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10.3. Fonts and Text

The font property has also picked up a few new values in CSS2:

tags can list multiple fonts in order of preference.  The list shouldinclude a generic font family as a last resort, e.g.
   <FONT FACE="Creepy, Times New Roman, serif">
Generic font families include serif, sans-serif, monospace,cursiveand fantasy

Note that as of HTML 4, you are encouraged to use style sheets insteadof these in-line font manipulations, but these tags work fine. 
  menu message-box small-caption status-bar

These values give the font property the ability to match the font family, size, weight, and so forth, according to the settings users have specified on their computers. For example, icons on a Macintosh are typically labeled using 9-point Geneva. Assuming that hasn't been changed by the user, any font declaration with a value of icon will result in 9-point Geneva for that text -- as long as the page is viewed using a Macintosh:

SPAN.OScap {font: icon;}  /* will look like icon labels in OS */

On a Windows system, of course, the font would come out different, and under other window managers (like X), it would look different still. The flexibility is certainly interesting, and it allows the author to easily create pages that have an appearance familiar to the user.

10.3.1. New Font Properties

The font section gains two new properties in CSS2. font-size-adjust is intended to help browsers make sure that text will be the intended size, regardless of whether the browser can use the font specified in the style sheet. It is often a problem that authors will call for a font that is not available to the user, and when another font is substituted, it's either too big or too small to read comfortably. This new property addresses that very problem, and should be very useful for authors who want to make sure that their documents are readable no matter what font is substituted.

The other new font property is font-stretch , which allows you to define variable widths for the fonts you use. This is similar to setting a character width in a desktop publishing system. The property uses keywords such as ultra-condensed , wider, and expanded. The changes are handled in a fashion similar to font weights, where a table of condensed and expanded font faces is constructed, and the keywords are assigned to various faces. If no face exists, the user agent may try to scale a font on its own, or it may simply ignore font-stretch altogether. Figure 10-13 shows what a font might look like for each possible value of font-stretch.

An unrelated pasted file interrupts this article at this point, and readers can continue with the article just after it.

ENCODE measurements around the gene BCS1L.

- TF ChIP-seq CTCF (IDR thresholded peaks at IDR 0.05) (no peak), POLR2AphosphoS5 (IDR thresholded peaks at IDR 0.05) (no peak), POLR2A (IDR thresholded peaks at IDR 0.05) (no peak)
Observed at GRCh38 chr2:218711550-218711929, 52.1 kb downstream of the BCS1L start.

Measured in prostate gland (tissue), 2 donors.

Figure 10-13

Figure 10-13. Stretching fonts

10.3.2. text-shadow

In terms of text, there is one new property, text-shadow, which has the effect you'd probably expect from its name: you can define a drop shadow of a given color for text. You can even set an offset and a blur radius, which means you can get cool fuzzy shadows, or even glow effects, using this property. We should fully expect to see this property horribly abused the instant it's supported by any browser; for a few examples of why, see the simulations in Figure 10-14.

Figure 10-14

Figure 10-14. Various effects using the text-shadow property

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If you wanted to make sure that a document uses italic text in familiar ways, you could write a style sheet like this:

P {font-style: normal;}
EM, I {font-style: italic;}

As we can see in Figure 5-25, these styles would make paragraphs use an upright font, as usual, and cause the EM and I elements to use an italic font -- again, as usual.

<DIV> <P>This paragraph is contained inside a DIV which is 400px wide, so the first line of the paragraph is indented 20px (400 * 5% = 20). Subsequent lines within the same element are not indented,<BR> even if they follow a<BR> line-break.</P> <P>Once again, the first line of this paragraph is indented by 20px, but other lines in the same element are not.</P> </DIV>
Figure 4-8

Figure 4-8. Text-indenting and line breaks

you. It seems completely wrong to allow the top inner edge to be higher than the top outer edge, for example, but with a negative top margin, that's exactly what you get -- just as negative margins on normal, nonfloated elements can make them wider than their parents. The same is true on all four sides of a floated element's box: set the margins to be negative, and the content can overrun the outer edge without technically violating the specification.

There is one important question here, which is this: what happens to the obvious property to turn to is width. Similarly, height will let you declare a specific height for a positioned element.



Percentage values refer to the width of the containing block.


Contrary to what some browser companies might have you believe, you are limited in the range of named colors available. For example, setting a color to "mother-of-pearl" isn't going to work, because it isn't a defined color. (Well, not yet, at any rate.) Technically speaking, there are no defined colors, but there are 16 colors that are suggested by the specification and that all major browsers recognize: